|TFIID||Comprises of TATA-binding protein (TBP) and other TBP-associated factors (TAFs), TFIID recognizes the TATA box of eukaryotic structural gene promoters.|
|TFIIB||Binds to TFIID and then enables RNA polymerase II to bind to the core promoter apart from promoting TFIIF binding.|
|TFIIR||Binds to RNA polymerase II and plays a role in its ability to bind to TFIIB and the core promoter apart from playing a role in the ability of TFIIE and TFIIH to bind to RNA polymerase II.|
|TFIIE||Plays a role in the formation or the maintenance (or both) of the open complex. It may exert its effects by facilitating the binding of TFIIH to RNA polymerase II and regulating the activity of TFIIH.|
|TFIIH||A multisubunit protein that has multiple roles. First, certain subunits act as helicases and promote the formation of the open complex. Other subunits phosphorylate the carboxyl-terminal domain (CTD) of RNA polymerase II, which releases its interaction with TFIIB, thereby allowing RNA polymerase II to proceed to the elongation phase.|
|TFIIA||Stabilization of TBP binding, stabilization of TAF-DNA binding.|
|TFIIJ||Required for promoter clearance and elongation.|
Mechanism of Transcription
The mechanism of transcription is completed through three events namely Initiation, Elongation, and Termination. The events associated with each of the three steps are known from the studies on E. coli and the mechanism of transcription is basically identical in all living organisms except a few exceptional features in eukaryotes.
Initiation of transcription is completed through three events, namely Binding of RNA polymerase with promoter, Formation of open complex, and Incorporation of first ribonucleotide.
In the upstream region, the transcription unit contains several promoter sequences which may interact with the RNA polymerase before the commencement of RNA chain formation. In E. coli cells two such promoter sequences are known as -10 and -35 sequences. These sequences are centered around the -10 and -35 nucleotides along the upstream region and within these regions, there are some consensus sequences. At the -10 region, the consensus element comprises 5′ TATAAT 3′. -10 sequence of the prokaryotic promoters is also known as Pribnow Box. It is to be noted that these sequences are present on the non-template strand. The -10 and -35 sequences are separated by a region of about 16 to 19 nucleotides.
Prior to the initiation of transcription, the RNA polymerase recognizes the promoter and binds with it. In the E. coli cell, the holoenzyme molecule with its sigma factor may bind with the double-stranded DNA along the promoter region, and thereby, a closed promoter complex is formed. Following this, the closed complex turns into an open complex when two polynucleotide strands of the DNA get separated. Siebenlist et. al. showed that initially, the RNA polymerase may separate the DNA segment having about 12 base pairs, though the enzyme binds with DNA covering about 70 bp region. After the formation of the open complex, the incorporation of the first nucleotide occurs.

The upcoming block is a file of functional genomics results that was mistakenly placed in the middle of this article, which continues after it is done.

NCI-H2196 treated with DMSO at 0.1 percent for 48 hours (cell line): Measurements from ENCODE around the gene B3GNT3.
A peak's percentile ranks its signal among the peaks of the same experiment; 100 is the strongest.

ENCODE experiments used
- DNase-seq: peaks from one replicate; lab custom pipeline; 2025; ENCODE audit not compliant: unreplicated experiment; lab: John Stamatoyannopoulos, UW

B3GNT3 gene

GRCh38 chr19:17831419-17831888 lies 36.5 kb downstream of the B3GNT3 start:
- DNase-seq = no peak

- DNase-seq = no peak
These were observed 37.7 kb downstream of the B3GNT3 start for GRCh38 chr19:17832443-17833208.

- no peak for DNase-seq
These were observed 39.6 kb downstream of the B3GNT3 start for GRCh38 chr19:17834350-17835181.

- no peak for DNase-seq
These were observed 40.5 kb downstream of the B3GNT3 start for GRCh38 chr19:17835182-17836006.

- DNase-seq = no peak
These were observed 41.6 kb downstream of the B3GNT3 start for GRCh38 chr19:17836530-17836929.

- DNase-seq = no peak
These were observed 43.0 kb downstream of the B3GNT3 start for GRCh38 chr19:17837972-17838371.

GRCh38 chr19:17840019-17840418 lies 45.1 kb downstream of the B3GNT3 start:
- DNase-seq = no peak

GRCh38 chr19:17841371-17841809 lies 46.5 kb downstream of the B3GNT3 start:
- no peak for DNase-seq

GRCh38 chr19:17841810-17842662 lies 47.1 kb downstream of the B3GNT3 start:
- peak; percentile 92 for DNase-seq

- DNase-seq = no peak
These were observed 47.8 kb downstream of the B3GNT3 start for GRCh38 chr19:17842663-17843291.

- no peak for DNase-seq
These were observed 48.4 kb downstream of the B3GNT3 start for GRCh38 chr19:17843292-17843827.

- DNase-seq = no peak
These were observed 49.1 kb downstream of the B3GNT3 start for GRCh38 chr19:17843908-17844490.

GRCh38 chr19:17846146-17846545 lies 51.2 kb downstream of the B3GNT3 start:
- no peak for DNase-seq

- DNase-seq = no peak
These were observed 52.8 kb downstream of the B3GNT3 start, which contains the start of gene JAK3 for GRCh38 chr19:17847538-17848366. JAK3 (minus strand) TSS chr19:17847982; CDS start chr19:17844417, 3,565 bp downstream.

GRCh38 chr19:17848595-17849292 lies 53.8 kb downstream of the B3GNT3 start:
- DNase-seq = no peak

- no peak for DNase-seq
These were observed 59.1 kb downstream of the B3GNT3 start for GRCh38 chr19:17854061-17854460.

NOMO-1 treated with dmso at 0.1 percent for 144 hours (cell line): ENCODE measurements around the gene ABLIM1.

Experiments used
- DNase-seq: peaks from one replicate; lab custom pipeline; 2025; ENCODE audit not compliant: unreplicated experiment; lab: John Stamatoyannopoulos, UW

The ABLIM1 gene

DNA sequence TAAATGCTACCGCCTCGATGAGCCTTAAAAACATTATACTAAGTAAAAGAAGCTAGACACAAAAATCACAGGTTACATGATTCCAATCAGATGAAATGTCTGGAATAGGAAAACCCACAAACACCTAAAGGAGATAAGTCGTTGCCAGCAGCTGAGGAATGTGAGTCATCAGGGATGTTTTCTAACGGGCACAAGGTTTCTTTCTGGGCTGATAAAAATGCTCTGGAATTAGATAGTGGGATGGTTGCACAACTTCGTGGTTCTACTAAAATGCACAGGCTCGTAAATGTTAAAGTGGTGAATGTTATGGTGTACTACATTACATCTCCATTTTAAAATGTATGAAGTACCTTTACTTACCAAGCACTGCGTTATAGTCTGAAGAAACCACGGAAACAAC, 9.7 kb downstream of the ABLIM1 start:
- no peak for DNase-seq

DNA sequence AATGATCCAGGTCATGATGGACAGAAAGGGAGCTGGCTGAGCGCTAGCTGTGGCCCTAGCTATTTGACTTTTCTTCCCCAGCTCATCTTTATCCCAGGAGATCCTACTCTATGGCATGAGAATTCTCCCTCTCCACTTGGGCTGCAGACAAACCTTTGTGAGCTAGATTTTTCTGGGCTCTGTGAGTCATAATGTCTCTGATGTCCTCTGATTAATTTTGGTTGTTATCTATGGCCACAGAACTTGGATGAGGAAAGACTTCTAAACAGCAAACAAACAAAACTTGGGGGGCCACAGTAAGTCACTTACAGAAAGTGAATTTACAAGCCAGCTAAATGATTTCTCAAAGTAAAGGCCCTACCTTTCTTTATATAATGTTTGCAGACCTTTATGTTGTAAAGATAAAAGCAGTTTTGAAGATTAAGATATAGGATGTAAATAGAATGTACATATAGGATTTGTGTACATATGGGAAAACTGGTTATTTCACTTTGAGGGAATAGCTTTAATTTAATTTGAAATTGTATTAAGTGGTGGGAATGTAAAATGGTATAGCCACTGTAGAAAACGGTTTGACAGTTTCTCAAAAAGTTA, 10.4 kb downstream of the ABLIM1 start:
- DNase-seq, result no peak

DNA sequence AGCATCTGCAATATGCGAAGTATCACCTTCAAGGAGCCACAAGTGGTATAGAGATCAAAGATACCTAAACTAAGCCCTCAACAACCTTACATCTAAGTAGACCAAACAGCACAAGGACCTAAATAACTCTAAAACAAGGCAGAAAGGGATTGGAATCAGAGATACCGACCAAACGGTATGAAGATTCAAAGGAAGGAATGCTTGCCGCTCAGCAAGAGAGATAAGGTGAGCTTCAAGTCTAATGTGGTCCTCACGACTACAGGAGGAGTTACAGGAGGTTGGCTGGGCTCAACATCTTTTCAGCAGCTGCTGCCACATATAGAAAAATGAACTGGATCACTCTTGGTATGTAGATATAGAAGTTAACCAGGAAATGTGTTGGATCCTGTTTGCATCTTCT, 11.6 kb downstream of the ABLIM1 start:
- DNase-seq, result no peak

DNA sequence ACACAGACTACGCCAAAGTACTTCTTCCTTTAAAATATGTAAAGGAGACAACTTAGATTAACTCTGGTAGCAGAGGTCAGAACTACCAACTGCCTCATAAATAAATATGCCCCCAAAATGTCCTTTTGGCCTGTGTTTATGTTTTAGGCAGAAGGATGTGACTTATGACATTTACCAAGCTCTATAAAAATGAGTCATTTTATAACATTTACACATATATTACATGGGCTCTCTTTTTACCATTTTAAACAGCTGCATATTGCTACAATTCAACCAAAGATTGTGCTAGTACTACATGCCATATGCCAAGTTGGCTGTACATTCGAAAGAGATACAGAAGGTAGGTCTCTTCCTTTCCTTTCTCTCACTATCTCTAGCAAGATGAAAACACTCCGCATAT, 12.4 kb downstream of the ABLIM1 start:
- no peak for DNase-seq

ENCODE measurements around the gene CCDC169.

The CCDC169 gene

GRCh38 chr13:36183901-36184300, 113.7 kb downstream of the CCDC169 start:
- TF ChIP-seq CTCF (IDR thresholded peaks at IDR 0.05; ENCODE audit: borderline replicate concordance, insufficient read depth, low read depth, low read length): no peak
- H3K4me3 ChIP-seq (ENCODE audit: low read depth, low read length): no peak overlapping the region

From the -10 region, the first nucleotide incorporation occurs at a site 6 to 7 nucleotides downstream. The first nucleotide incorporated is either PPPA or PPPG. Hawley and McCleore showed that in most of the cases, the sequence at -1, +1, and +2 sites of the coding strand or non-template strand is CAT. Because of this reason, the first two nucleotides incorporated in the transcript are 5’PPPAPU3’. With the incorporation of ribonucleotide at the site of initiation, the open complex is converted into a ternary complex. During this phase after the incorporation of 8 to 9 nucleotides in the RNA chain, the sigma factor is released from the holoenzyme.
From the analysis of the Lac operon of E. coli, it could be revealed that RNA polymerase activity depends on another reaction. The promoter region of this operon may be divisible into two segments RNA polymerase interacting site and the CAP site. In the CAP site, a complex of cAMP-CAP when binds, the RNA polymerase binding at the RNA polymerase interacting site may occur properly and transcription may be initiated.
Following the release of the sigma factor from the RNA polymerase holoenzyme, the phase of elongation starts. In this phase, a gradual and progressive movement of the RNA polymerase core enzyme may be observed. At every step RNA polymerase may move 70 nucleotides forward and under the influence of the enzyme about 17 base pair region shows unwinding and denaturation of strands. At the same time, RNA polymerase also carries out incorporation as well as polymerization of complementary nucleotides at the 3′ OH end of the initially incorporated nucleotides during the initiation phase. This sort of incorporation and polymerization of bases goes on until and unless a termination signal is encountered by the RNA polymerase.
Four types of ribonucleotides, e.g., UTP, CTR GTP, and ATP, participate in the polymerization reaction. It is to be mentioned here that the first nucleotide incorporated is the triphosphonucleoside, while the others during the formation of phosphodiester bonds are converted into nucleoside monophosphates. The transcription bubble formed during the separation of strands moves forwardly along with the incorporation of nucleotides along the separated DNA strand and at this condition reannealing of the strands prior to the new transcription bubble occurs with the release of the RNA chain from the hybridized region. In E. coli, chain elongation occurs at a speed of about 50 nucleotides per second.